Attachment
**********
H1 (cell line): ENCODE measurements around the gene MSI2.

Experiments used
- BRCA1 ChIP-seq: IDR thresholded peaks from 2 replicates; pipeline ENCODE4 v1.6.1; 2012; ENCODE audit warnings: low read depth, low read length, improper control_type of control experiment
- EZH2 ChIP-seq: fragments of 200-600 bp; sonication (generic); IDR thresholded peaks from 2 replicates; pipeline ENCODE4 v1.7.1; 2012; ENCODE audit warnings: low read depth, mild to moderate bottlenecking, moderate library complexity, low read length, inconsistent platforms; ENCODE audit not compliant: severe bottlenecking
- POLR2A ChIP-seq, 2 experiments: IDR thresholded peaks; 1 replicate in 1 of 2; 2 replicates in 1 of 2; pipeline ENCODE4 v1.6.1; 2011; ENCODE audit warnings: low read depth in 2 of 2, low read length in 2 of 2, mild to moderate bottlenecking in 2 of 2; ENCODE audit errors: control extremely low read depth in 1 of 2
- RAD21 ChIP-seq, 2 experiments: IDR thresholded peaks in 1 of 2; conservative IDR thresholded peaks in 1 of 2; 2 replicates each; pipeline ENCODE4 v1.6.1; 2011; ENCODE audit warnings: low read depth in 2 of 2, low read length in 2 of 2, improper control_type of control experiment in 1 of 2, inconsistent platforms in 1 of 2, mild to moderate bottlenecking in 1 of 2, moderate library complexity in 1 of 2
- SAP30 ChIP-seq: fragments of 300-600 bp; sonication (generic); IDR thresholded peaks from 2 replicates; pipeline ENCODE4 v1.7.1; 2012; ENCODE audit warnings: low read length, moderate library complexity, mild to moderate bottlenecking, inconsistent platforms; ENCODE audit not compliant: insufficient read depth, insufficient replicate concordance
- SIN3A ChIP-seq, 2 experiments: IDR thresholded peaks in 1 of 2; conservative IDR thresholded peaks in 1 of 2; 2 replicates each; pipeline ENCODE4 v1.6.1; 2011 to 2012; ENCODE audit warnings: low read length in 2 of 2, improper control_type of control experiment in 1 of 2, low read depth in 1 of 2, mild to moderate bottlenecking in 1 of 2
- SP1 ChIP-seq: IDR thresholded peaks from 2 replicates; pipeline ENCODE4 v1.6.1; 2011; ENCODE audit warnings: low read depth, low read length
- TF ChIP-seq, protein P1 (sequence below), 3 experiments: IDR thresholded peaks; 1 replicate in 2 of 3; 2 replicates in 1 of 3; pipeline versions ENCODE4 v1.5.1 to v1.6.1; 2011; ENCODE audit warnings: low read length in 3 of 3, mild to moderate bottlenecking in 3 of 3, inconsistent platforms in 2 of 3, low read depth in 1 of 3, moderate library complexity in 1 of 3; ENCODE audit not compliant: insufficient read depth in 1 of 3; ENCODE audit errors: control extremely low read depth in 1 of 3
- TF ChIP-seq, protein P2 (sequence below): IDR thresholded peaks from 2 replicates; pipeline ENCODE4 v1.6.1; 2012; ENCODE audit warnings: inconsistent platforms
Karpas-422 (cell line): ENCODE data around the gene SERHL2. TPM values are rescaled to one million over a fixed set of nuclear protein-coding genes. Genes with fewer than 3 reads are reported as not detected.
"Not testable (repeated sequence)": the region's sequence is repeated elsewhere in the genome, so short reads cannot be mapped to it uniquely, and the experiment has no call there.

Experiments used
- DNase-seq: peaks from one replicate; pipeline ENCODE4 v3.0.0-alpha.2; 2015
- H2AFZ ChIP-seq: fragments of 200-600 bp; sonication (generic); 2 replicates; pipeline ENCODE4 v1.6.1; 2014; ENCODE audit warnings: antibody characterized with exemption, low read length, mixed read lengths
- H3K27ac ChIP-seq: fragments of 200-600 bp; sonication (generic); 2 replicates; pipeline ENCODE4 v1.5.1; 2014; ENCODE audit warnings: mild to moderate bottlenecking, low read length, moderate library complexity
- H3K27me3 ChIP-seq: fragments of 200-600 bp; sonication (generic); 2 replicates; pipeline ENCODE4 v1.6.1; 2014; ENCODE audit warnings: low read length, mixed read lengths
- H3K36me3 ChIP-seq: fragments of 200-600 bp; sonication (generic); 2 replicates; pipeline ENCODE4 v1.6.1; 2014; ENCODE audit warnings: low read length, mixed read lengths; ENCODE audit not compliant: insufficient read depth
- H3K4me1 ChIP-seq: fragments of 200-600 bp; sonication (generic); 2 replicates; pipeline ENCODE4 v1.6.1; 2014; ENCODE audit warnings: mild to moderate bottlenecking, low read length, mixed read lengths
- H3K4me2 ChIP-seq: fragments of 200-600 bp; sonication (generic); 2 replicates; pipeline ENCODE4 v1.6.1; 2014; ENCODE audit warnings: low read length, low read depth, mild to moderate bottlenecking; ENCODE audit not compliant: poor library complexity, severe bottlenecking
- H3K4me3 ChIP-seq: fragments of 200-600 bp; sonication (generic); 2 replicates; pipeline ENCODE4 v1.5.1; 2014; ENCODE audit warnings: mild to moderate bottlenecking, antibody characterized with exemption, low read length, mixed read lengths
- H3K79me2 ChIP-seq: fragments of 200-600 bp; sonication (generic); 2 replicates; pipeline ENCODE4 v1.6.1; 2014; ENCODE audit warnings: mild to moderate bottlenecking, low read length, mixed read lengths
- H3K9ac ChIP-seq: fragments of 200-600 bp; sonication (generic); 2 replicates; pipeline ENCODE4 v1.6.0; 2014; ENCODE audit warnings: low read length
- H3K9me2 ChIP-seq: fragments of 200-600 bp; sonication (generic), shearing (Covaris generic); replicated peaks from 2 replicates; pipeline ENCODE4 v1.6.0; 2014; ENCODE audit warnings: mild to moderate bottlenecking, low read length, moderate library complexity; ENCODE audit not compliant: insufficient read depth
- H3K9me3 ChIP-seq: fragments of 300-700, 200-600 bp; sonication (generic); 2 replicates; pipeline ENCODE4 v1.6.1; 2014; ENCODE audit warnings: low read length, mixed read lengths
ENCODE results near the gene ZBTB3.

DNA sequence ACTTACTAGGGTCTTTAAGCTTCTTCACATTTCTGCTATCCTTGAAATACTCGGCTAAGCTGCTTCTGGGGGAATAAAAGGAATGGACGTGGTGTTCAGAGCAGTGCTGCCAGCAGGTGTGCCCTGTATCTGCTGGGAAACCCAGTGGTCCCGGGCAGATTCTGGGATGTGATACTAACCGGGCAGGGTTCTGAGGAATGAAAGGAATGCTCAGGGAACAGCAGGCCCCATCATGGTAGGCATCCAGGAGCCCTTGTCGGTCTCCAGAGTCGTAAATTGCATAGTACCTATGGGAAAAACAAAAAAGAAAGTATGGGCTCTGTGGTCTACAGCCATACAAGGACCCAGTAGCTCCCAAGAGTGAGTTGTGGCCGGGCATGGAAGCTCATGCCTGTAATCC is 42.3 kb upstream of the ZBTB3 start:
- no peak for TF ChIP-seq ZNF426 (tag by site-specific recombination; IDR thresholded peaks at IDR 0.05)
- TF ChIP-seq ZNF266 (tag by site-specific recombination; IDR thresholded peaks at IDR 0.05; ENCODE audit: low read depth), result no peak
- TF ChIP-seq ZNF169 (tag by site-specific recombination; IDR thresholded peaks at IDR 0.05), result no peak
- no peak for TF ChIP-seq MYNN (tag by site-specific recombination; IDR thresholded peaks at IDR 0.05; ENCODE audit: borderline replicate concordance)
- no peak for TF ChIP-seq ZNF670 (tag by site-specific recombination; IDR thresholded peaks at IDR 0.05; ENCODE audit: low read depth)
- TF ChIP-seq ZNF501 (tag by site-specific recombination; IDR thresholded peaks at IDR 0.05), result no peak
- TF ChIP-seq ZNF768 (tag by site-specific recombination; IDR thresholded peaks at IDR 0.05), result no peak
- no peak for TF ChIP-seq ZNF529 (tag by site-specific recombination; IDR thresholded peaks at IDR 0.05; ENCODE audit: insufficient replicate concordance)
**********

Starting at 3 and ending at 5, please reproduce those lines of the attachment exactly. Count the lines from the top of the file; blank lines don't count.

- BRCA1 ChIP-seq: IDR thresholded peaks from 2 replicates; pipeline ENCODE4 v1.6.1; 2012; ENCODE audit warnings: low read depth, low read length, improper control_type of control experiment
- EZH2 ChIP-seq: fragments of 200-600 bp; sonication (generic); IDR thresholded peaks from 2 replicates; pipeline ENCODE4 v1.7.1; 2012; ENCODE audit warnings: low read depth, mild to moderate bottlenecking, moderate library complexity, low read length, inconsistent platforms; ENCODE audit not compliant: severe bottlenecking
- POLR2A ChIP-seq, 2 experiments: IDR thresholded peaks; 1 replicate in 1 of 2; 2 replicates in 1 of 2; pipeline ENCODE4 v1.6.1; 2011; ENCODE audit warnings: low read depth in 2 of 2, low read length in 2 of 2, mild to moderate bottlenecking in 2 of 2; ENCODE audit errors: control extremely low read depth in 1 of 2